It's no suprise that the publisher Scholastic and movie studio Lionsgate are doing well following the release of the first installment of the 'Hunger Games' series. If you haven't heard of Katniss, Peeta or the world of Panem you could be accused of falling behind the times. It's already a box office hit!
So what did Lionsgate do to ensure that this unknown series was a success? The answer is lots! They engaged a clever mix of social media campaigns running alongside more traditional marketing to whip existing and new fans into a frenzy ahead of the film release.
First they took to the platforms that they knew their target fans would be on in force; Facebook, Twitter, YouTube and Tumblr.
Their activity across these platforms was constant in a long run up to the release of the film. Twitter scavenger hunts and Facebooks apps allowed fans to engage with the film before it was even released. Lionsgate also spent a great deal of effort targeting Hunger Games fan blogs and released a steady stream of exclusive insider content.
Next they kicked off activity to encourage advance bookings. This started early when back in August 2011, fans were given access to The Capitol, a website featuring sneak peeks of content that also enabled visitors to create ID cards for the Panem world. Over 800,000 created these ID cards and the fans who signed up were the able to become mayor of their chosen district.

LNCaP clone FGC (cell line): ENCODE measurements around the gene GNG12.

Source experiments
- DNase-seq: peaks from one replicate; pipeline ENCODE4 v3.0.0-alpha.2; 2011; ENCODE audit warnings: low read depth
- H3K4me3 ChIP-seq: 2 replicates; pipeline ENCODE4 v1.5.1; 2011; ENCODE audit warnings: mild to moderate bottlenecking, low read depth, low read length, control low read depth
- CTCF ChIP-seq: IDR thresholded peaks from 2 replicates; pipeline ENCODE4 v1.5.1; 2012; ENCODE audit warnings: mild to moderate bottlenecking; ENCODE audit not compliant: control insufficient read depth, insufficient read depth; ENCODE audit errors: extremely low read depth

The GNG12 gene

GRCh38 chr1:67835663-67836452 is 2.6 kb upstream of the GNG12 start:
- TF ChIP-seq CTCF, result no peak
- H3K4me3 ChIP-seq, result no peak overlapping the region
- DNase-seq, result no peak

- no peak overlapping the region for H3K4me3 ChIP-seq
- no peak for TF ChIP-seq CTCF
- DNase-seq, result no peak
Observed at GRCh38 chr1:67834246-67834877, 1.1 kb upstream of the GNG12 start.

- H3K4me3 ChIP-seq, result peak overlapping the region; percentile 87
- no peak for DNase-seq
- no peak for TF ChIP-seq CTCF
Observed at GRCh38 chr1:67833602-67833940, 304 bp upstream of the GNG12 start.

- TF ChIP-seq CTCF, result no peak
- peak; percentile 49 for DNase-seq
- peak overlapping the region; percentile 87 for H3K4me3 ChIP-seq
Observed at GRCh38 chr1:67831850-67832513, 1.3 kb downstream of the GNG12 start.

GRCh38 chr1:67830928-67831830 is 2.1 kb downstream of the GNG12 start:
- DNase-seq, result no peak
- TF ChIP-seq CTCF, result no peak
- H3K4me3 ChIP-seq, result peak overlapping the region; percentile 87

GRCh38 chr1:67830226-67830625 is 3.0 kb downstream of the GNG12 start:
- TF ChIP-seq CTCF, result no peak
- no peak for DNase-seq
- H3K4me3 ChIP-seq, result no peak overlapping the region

As part of the digital campaign, the official movie poster was cut up in to 100 pieces and places around the web. Fans were challenged to find clues on Twitter to discover the pieces of the poster and the film was trending on Twitter within minutes. They also made sure the premiere was streamed live via Yahoo in the US.
The more traditional marketing was also pretty impressive and included over 50 front covers of various magazines and advertising on over 3,000 outdoor spaces.
The film's storyline is a controversial one and despite the popularity of the books, it was a risky film to take to the big screen for any studio. What Lionsgate have demonstrated is that by cultivating your fan base early, maintaining the conversation with a defined content strategy and always keeping the fans wanting more, you can potentially turn a rather unconventional proposition in to a success.